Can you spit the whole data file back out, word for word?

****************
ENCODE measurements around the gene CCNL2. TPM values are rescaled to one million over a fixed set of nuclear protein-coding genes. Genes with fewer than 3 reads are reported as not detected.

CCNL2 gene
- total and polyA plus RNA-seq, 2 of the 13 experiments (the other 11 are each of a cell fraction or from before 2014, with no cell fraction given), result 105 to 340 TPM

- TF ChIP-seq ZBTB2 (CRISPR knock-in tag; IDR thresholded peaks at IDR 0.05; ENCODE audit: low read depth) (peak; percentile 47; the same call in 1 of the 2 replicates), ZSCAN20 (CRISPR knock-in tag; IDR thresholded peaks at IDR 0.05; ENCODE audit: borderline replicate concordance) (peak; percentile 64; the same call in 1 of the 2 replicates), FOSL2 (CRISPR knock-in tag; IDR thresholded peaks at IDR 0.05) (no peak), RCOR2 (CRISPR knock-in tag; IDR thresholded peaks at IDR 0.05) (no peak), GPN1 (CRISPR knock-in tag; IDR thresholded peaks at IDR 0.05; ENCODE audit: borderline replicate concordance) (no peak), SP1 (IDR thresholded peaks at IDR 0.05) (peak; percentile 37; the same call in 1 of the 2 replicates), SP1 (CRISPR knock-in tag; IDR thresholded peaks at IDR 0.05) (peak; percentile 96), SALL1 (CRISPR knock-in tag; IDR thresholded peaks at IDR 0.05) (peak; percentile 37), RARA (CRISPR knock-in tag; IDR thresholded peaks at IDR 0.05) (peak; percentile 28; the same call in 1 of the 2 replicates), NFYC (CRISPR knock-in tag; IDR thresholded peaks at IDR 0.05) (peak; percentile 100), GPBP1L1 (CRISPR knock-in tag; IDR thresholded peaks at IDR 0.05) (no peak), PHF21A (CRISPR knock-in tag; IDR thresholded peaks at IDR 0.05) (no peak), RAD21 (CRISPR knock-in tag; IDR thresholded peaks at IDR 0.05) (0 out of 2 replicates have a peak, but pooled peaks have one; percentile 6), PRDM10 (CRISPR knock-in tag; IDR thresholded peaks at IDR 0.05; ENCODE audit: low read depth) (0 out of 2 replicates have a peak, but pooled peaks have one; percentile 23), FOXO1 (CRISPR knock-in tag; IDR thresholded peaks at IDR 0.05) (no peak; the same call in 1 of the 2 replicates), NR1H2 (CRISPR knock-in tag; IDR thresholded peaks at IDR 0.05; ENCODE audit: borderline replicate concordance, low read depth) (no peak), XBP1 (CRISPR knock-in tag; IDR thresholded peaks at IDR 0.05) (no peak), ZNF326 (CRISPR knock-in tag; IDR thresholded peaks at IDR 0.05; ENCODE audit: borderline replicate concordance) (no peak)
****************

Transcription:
ENCODE measurements around the gene CCNL2. TPM values are rescaled to one million over a fixed set of nuclear protein-coding genes. Genes with fewer than 3 reads are reported as not detected.

CCNL2 gene
- total and polyA plus RNA-seq, 2 of the 13 experiments (the other 11 are each of a cell fraction or from before 2014, with no cell fraction given), result 105 to 340 TPM

- TF ChIP-seq ZBTB2 (CRISPR knock-in tag; IDR thresholded peaks at IDR 0.05; ENCODE audit: low read depth) (peak; percentile 47; the same call in 1 of the 2 replicates), ZSCAN20 (CRISPR knock-in tag; IDR thresholded peaks at IDR 0.05; ENCODE audit: borderline replicate concordance) (peak; percentile 64; the same call in 1 of the 2 replicates), FOSL2 (CRISPR knock-in tag; IDR thresholded peaks at IDR 0.05) (no peak), RCOR2 (CRISPR knock-in tag; IDR thresholded peaks at IDR 0.05) (no peak), GPN1 (CRISPR knock-in tag; IDR thresholded peaks at IDR 0.05; ENCODE audit: borderline replicate concordance) (no peak), SP1 (IDR thresholded peaks at IDR 0.05) (peak; percentile 37; the same call in 1 of the 2 replicates), SP1 (CRISPR knock-in tag; IDR thresholded peaks at IDR 0.05) (peak; percentile 96), SALL1 (CRISPR knock-in tag; IDR thresholded peaks at IDR 0.05) (peak; percentile 37), RARA (CRISPR knock-in tag; IDR thresholded peaks at IDR 0.05) (peak; percentile 28; the same call in 1 of the 2 replicates), NFYC (CRISPR knock-in tag; IDR thresholded peaks at IDR 0.05) (peak; percentile 100), GPBP1L1 (CRISPR knock-in tag; IDR thresholded peaks at IDR 0.05) (no peak), PHF21A (CRISPR knock-in tag; IDR thresholded peaks at IDR 0.05) (no peak), RAD21 (CRISPR knock-in tag; IDR thresholded peaks at IDR 0.05) (0 out of 2 replicates have a peak, but pooled peaks have one; percentile 6), PRDM10 (CRISPR knock-in tag; IDR thresholded peaks at IDR 0.05; ENCODE audit: low read depth) (0 out of 2 replicates have a peak, but pooled peaks have one; percentile 23), FOXO1 (CRISPR knock-in tag; IDR thresholded peaks at IDR 0.05) (no peak; the same call in 1 of the 2 replicates), NR1H2 (CRISPR knock-in tag; IDR thresholded peaks at IDR 0.05; ENCODE audit: borderline replicate concordance, low read depth) (no peak), XBP1 (CRISPR knock-in tag; IDR thresholded peaks at IDR 0.05) (no peak), ZNF326 (CRISPR knock-in tag; IDR thresholded peaks at IDR 0.05; ENCODE audit: borderline replicate concordance) (no peak)